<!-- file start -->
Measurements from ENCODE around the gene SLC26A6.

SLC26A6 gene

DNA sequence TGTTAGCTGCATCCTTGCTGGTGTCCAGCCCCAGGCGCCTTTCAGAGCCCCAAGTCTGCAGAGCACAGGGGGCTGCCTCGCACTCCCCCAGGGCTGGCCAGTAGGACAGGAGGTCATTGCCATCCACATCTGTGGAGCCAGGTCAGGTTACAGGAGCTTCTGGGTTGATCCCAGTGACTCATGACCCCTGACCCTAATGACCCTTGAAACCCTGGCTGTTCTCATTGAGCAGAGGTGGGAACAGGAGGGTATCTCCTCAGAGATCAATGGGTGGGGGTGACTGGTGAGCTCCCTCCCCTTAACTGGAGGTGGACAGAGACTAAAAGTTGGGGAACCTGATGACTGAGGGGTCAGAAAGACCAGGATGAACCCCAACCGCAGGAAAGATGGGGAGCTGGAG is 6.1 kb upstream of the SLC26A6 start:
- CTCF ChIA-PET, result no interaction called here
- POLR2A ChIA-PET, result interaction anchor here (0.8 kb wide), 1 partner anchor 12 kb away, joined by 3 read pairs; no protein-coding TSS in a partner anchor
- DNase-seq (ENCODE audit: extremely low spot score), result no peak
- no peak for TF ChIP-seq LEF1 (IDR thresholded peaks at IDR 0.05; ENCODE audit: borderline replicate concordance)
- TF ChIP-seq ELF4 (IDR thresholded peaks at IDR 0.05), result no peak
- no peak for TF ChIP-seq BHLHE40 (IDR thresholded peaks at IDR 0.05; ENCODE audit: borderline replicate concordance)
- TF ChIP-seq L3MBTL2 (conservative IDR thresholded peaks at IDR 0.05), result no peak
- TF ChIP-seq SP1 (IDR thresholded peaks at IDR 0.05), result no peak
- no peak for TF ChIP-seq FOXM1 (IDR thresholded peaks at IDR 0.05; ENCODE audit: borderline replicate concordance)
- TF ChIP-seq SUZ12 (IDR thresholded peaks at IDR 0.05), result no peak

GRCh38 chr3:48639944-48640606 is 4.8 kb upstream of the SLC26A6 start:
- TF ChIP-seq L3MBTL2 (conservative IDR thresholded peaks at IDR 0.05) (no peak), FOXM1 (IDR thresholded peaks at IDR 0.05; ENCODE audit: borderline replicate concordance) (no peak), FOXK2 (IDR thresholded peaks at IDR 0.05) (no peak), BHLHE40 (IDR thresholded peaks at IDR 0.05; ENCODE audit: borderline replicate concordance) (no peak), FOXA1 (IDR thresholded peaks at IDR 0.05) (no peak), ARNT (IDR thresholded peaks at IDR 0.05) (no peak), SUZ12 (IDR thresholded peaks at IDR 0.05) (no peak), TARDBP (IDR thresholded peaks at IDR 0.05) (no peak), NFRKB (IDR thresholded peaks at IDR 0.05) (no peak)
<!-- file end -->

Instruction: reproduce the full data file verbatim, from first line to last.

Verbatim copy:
Measurements from ENCODE around the gene SLC26A6.

SLC26A6 gene

DNA sequence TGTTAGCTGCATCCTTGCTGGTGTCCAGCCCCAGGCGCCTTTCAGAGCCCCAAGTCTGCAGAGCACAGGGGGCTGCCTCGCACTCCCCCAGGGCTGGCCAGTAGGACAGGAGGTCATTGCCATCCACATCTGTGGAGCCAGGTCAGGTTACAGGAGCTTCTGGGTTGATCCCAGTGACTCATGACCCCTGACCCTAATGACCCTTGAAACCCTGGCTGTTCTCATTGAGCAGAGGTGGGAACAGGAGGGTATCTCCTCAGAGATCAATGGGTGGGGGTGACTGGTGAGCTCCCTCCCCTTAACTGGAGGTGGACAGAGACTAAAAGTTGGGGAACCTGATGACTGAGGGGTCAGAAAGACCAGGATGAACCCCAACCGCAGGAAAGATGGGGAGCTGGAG is 6.1 kb upstream of the SLC26A6 start:
- CTCF ChIA-PET, result no interaction called here
- POLR2A ChIA-PET, result interaction anchor here (0.8 kb wide), 1 partner anchor 12 kb away, joined by 3 read pairs; no protein-coding TSS in a partner anchor
- DNase-seq (ENCODE audit: extremely low spot score), result no peak
- no peak for TF ChIP-seq LEF1 (IDR thresholded peaks at IDR 0.05; ENCODE audit: borderline replicate concordance)
- TF ChIP-seq ELF4 (IDR thresholded peaks at IDR 0.05), result no peak
- no peak for TF ChIP-seq BHLHE40 (IDR thresholded peaks at IDR 0.05; ENCODE audit: borderline replicate concordance)
- TF ChIP-seq L3MBTL2 (conservative IDR thresholded peaks at IDR 0.05), result no peak
- TF ChIP-seq SP1 (IDR thresholded peaks at IDR 0.05), result no peak
- no peak for TF ChIP-seq FOXM1 (IDR thresholded peaks at IDR 0.05; ENCODE audit: borderline replicate concordance)
- TF ChIP-seq SUZ12 (IDR thresholded peaks at IDR 0.05), result no peak

GRCh38 chr3:48639944-48640606 is 4.8 kb upstream of the SLC26A6 start:
- TF ChIP-seq L3MBTL2 (conservative IDR thresholded peaks at IDR 0.05) (no peak), FOXM1 (IDR thresholded peaks at IDR 0.05; ENCODE audit: borderline replicate concordance) (no peak), FOXK2 (IDR thresholded peaks at IDR 0.05) (no peak), BHLHE40 (IDR thresholded peaks at IDR 0.05; ENCODE audit: borderline replicate concordance) (no peak), FOXA1 (IDR thresholded peaks at IDR 0.05) (no peak), ARNT (IDR thresholded peaks at IDR 0.05) (no peak), SUZ12 (IDR thresholded peaks at IDR 0.05) (no peak), TARDBP (IDR thresholded peaks at IDR 0.05) (no peak), NFRKB (IDR thresholded peaks at IDR 0.05) (no peak)